Bracing Up with Raina Telgemeier

The bestselling graphic novelist tackles adolescent orthodontic agony.

Adorning the cover of Raina Telgemeier‘s graphic novel Smile is a classic yellow smiley face. It’s wearing braces.

Published by Scholastic and meant for young readers, Smile is autobiographical: An eleven-year-old girl named Raina trips and falls while crossing a San Francisco street. Her mouth gushes blood; she has knocked out her two front teeth.

Illustrated in full color with leap-off-the-pages fluidity, Smile follows Raina through excruciating encounters with orthodontists, endodontists, headgear, and more of what Telgemeier calls “dental drama” during an era when being young was all about Super Mario Brothers and acid-washed jeans. It’s the end of the 1980s; the Loma Prieta quake shakes up a few frames, but the bits about youthful crushes, paralytic insecurity, and backstabbing fair-weather friends are timeless.

“Having braces puts certain things into perspective,” said the author/illustrator, who grew up in San Francisco, now lives in New York City, and will be at Mrs. Dalloway’s (2904 College Ave., Berkeley) on Friday, October 22. “You learn to deal with discomfort, and you learn that it won’t last forever. I also learned that looks aren’t everything, which has served me well.” After Telgemeier adapted and illustrated four Baby-sitters Club graphic novels, she was asked to create an X-Men series for teenage male readers. She coauthored the bestselling X-Men: Misfits with her husband, Ignatz Award-winning fellow comic artist Dave Roman.

The couple’s courtship is itself a comic-strip saga. Roman proposed to Telgemeier five years ago on a cross-country flight by giving her his illustrated rendition of their relationship, complete with first kiss, moving in together, and the revelation that “I love her so much. … It’s an honor just to get to be next to her, let alone be considered hers.” The plane was en route to San Francisco; the pair was heading for Telgemeier’s tenth high-school reunion. She said yes.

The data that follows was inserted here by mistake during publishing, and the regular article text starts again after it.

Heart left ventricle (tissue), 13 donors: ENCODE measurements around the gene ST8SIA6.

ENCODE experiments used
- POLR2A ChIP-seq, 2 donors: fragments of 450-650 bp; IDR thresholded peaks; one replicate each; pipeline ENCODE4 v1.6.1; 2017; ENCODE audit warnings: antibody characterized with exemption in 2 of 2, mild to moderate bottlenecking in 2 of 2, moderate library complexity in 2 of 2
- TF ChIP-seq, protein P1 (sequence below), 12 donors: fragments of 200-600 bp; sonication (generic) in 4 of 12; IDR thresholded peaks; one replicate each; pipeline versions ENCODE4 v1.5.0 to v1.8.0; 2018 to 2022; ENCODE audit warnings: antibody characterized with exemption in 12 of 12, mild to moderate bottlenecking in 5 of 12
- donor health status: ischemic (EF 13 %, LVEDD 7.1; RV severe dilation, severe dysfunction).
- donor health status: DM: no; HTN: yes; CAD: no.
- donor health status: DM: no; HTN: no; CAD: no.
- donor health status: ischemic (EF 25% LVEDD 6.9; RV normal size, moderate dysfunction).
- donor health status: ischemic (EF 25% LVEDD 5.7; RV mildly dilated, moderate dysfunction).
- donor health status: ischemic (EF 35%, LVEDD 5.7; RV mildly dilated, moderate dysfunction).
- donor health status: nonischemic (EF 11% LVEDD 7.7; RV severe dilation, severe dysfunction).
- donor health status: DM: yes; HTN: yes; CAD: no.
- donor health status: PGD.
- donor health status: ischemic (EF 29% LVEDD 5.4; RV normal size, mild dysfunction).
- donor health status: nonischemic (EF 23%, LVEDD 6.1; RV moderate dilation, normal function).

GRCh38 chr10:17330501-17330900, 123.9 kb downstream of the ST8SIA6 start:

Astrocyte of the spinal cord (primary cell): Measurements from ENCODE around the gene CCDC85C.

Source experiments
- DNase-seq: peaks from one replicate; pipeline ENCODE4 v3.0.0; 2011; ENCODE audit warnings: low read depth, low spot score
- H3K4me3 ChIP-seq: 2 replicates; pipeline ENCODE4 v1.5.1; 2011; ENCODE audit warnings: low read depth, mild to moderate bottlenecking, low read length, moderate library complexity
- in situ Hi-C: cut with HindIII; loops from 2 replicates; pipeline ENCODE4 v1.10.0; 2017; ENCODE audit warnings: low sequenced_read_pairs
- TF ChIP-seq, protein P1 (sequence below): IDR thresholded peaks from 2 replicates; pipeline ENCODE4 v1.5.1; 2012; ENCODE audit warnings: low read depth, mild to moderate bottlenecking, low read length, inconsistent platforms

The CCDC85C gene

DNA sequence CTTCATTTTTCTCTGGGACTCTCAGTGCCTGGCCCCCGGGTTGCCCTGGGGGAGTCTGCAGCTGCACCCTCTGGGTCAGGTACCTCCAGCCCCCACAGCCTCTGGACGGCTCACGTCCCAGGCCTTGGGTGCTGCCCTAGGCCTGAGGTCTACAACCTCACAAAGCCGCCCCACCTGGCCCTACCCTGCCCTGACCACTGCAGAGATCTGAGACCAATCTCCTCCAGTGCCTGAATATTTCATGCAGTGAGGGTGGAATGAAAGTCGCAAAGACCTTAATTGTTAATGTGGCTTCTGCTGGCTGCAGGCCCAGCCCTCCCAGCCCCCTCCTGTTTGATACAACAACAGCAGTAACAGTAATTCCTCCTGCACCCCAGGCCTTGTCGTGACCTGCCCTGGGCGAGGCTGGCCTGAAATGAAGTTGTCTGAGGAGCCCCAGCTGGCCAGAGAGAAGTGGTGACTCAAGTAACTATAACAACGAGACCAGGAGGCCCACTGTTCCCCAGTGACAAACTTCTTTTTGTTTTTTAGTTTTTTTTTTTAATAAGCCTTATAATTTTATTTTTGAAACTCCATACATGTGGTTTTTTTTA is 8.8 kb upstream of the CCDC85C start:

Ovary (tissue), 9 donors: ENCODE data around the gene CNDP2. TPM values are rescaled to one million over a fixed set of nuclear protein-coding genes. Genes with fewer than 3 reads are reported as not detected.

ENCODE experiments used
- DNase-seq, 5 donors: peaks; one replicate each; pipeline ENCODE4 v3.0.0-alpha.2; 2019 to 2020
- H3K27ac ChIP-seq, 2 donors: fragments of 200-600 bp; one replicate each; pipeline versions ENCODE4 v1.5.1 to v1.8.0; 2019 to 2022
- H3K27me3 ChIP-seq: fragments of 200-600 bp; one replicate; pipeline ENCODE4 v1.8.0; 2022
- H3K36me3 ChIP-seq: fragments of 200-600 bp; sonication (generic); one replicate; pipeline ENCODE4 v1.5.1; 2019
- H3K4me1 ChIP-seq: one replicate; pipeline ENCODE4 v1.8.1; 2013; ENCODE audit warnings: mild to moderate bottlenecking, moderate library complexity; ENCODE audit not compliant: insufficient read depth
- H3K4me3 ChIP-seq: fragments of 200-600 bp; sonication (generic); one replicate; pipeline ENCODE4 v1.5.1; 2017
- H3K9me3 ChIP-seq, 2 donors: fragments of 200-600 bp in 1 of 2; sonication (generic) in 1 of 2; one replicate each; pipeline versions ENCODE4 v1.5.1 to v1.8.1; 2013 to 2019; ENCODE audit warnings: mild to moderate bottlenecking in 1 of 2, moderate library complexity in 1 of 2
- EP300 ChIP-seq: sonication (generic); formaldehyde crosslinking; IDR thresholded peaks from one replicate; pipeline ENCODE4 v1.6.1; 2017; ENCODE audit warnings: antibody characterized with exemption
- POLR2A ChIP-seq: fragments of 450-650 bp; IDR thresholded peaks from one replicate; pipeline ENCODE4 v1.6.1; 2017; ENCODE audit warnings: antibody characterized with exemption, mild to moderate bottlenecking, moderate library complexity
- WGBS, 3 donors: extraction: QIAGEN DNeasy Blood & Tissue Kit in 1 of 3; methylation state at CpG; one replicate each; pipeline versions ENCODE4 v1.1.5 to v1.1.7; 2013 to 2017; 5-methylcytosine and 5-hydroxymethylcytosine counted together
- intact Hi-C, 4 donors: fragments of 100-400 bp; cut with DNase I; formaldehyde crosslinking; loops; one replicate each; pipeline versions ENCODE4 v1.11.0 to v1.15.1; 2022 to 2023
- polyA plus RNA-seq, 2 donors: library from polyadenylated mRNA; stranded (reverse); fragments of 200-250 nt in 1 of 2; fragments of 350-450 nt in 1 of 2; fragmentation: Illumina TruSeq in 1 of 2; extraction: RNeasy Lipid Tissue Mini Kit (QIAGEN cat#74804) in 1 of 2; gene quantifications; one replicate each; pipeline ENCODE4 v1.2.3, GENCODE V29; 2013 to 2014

The story behind Smile, a Boston Globe-Horn Book Awards winner, “is all true. I was in sixth grade when I fell and knocked out my teeth, and I have been dealing with the consequences ever since. I had braces, a lot of surgery, and a lot of awkward smiles as a result,” said Telgemeier. Writing and drawing the story felt almost predestined, “since I spent so much time telling people about it.”

As for the flesh-and-blood counterparts of those cartoon pals who tormented cartoon Raina, “let’s just say I’m not friends with those people anymore.”

If she could reach back into time and talk to the childhood self rendered so tenderly in the pages of Smile, “I’d tell her that even though she feels isolated, there are lots of kids in the world going through something similar, and she is not alone,” Telgemeier said. “I wish I could share with her the letters I’ve received from kids, which are full of empathy and shared experience. I think they would have comforted her.” 7:30 p.m., free.

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